#BLUE_WHALE is a Russian horror movie about the Blue Whale Challenge. Based on a true story and shot in the Screenlife format. Produced by the screenlife pioneer and visual master, Timur Bekmambetov. Read our full #Blue_Whale movie review here!
#BLUE_WHALE is a new Russian horror movie shot in the Screenlife format. Almost like the found footage or POV style, only here you see everything through the main character’s computer or smartphone screen. This is a style that has become increasingly popular as a storytelling device.
Mostly because it works well to create a realistic and engaging setting. For this new horror mystery, the plot revolves around the Blue Whale Challenge. And yes, it is based on a true story (more on that later), which makes it even scarier.
Continue reading our #Blue_Whale movie review below. We screened this movie at Fantasia International Film Festival 2021.
#Blue_Whale is based on a true story
Yes, the story in #Blue_Whale, which revolves around the Blue Whale challenge, is based on actual cybercrimes that occurred in Eastern Europe. These crimes could be responsible for over 130 deaths. Especially when combined with the terrible effects of the Japanese Momo hoax.
However, the actual mystery element of #Blue_Whale is something that most genre fans will guess way ahead of the big reveal. Still, there are gruesome events following this reveal that worked exceptionally well. Overall, this horror mystery does have some amazing moments of pure dread and horror.
Anna Potebnya is efficient and believable in the lead as the teenage girl Dana, who wants to uncover the reasons behind her sister’s death.
Also, whether I find this story believable or not, events very similar to the ones shown in #Blue_Whale have actually happened. Also, plenty of true-crime documentaries have shown how teens – and adults for that matter – can find themselves manipulated online. Very easily! Just watch literally any episode of Catfish.
The Screenlife storytelling format
I’ve been a fairly big fan of movies shot in the screenlife storytelling format. Especially as done in Searching, where it feels very organic and real. I’ve liked “screenlife” just as I’ve enjoyed the whole found footage format. From the iconic The Blair Witch Project (1999) to Cloverfield (2008), and the Paranormal Activity movies that began in 2007.
Timur Bekmambetov is the co-producer of this movie, which is very appropriate since he pioneered the Screenlife storytelling format. Profile (2018), Searching (2018), and the Unfriended films. He directed the first and produced the latter ones.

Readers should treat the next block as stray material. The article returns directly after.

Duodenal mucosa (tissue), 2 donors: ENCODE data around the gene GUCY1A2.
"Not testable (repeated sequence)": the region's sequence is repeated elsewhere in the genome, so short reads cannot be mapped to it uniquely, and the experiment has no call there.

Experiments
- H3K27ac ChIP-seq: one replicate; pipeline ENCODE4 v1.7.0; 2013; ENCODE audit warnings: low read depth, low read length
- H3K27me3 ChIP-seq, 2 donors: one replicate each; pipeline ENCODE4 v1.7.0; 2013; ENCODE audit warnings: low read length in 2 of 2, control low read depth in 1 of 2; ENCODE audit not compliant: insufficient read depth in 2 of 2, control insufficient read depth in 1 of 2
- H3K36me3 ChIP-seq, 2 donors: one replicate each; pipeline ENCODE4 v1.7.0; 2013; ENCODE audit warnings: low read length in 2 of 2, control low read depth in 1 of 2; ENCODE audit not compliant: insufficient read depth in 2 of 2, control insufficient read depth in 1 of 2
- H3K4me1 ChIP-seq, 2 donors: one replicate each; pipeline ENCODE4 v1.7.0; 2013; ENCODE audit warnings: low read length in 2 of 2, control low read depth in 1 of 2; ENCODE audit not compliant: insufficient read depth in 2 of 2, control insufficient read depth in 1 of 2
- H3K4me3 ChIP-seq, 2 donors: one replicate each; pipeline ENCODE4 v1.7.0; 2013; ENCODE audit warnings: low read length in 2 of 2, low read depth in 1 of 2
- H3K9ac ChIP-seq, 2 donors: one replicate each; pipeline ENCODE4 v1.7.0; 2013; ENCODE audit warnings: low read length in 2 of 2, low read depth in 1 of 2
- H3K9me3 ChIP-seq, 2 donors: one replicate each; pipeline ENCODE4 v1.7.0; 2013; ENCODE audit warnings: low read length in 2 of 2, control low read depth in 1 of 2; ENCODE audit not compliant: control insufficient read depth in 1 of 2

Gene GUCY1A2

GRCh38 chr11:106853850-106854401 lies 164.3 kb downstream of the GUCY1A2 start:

However, “screenlife” and “found footage” both have some very clear guidelines that must be followed: First and foremost, the actions of characters have to feel real. That means there won’t always be perfect lighting (especially when hiding in the dark) and no filming yourself perfectly centered while you’re running for your life.
#Blue_Whale suffers from both these sins. Just as Safer at Home (2021) did. When you find yourself thinking “nobody would film themselves this way”, then the illusion of it being “real” is broken. Just as a found footage movie that suddenly has footage that seems to come from an outside source.
A movie like the Shudder pandemic megahit Host (2020) managed to avoid these traps and is so much better for it.
#Blue_Whale premiered at Fantasia
#BLUE_WHALE is written and directed by Anna Zaytseva. This is her feature film debut, but she’s already proven her skills with short films. She’s won an impressive 16 awards on the festival circuit for her shorts.
In many ways, this “Screenlife” storytelling format has become a bit of a trademark for Timur Bekmambetov. Sometimes it works wonderfully, but I prefer when he focuses on his brilliant visual style for horror and action movies.
After all, he was the director of Night Watch (2004), Wanted (2008) starring Angelina Jolie and James McAvoy plus Abraham Lincoln: Vampire Hunter (2012). All three are movies that have been rightfully praised for mind-blowing visual effects and a very distinct style.
I’d recommend watching this movie if you like the screenlife storytelling format or if you’re curious about the Blue Whale challenge. It’s entertaining and well-made. I just didn’t find the basic storytelling came across as being realistic. Also, it felt too long.
We would give it a rating of 2½ if we did half-stars, but I can’t round it up to three. However, it did show lots of potential!
We screened #Blue_Whale at Fantasia 2021 where it had its world premiere.
DIRECTOR: Anna Zaytseva
WRITER: Evgenia Bogomyakova, Olga Klemesheva, Anna Zaytseva
CAST: Anna Potebnya, Yekaterina Stulova, Polina Vataga, Timofey Yeletsky
A provincial Russian town is ravaged by a wave of inexplicable teen suicides. Rebellious and sharp-witted schoolgirl Dana grieves for her younger sister, a once-happy kid who suddenly withdrew and stepped in front of a train. Desperate to learn what happened, Dana explores her sister’s online history, discovering a sinister social-media game that encourages youths to take an escalating series of self-harm challenges – 50 tasks in 50 days. Beginning with actions designed to alienate them from friends and family, the challenge breaks its victims lives apart to push them past any point of return. Hungry for answers and out for revenge, Dana registers for the game, opening a doorway into the cruelest of hidden online worlds. One that will jeopardize the lives of everyone she cares about.